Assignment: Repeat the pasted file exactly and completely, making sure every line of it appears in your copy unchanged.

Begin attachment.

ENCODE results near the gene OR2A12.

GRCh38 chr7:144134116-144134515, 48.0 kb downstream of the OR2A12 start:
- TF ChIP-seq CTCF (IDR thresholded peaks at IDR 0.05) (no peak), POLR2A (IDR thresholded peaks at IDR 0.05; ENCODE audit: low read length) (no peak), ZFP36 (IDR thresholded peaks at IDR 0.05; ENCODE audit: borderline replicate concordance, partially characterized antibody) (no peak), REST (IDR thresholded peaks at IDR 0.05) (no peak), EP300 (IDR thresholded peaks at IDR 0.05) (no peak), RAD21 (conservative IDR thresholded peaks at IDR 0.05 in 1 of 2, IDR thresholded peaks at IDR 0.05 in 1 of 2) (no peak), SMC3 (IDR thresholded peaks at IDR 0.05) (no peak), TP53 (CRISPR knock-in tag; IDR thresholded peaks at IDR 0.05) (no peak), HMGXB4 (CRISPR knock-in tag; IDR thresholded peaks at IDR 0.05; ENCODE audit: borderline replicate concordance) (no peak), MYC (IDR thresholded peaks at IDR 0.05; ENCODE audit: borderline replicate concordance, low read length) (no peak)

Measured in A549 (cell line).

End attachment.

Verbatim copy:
ENCODE results near the gene OR2A12.

GRCh38 chr7:144134116-144134515, 48.0 kb downstream of the OR2A12 start:
- TF ChIP-seq CTCF (IDR thresholded peaks at IDR 0.05) (no peak), POLR2A (IDR thresholded peaks at IDR 0.05; ENCODE audit: low read length) (no peak), ZFP36 (IDR thresholded peaks at IDR 0.05; ENCODE audit: borderline replicate concordance, partially characterized antibody) (no peak), REST (IDR thresholded peaks at IDR 0.05) (no peak), EP300 (IDR thresholded peaks at IDR 0.05) (no peak), RAD21 (conservative IDR thresholded peaks at IDR 0.05 in 1 of 2, IDR thresholded peaks at IDR 0.05 in 1 of 2) (no peak), SMC3 (IDR thresholded peaks at IDR 0.05) (no peak), TP53 (CRISPR knock-in tag; IDR thresholded peaks at IDR 0.05) (no peak), HMGXB4 (CRISPR knock-in tag; IDR thresholded peaks at IDR 0.05; ENCODE audit: borderline replicate concordance) (no peak), MYC (IDR thresholded peaks at IDR 0.05; ENCODE audit: borderline replicate concordance, low read length) (no peak)

Measured in A549 (cell line).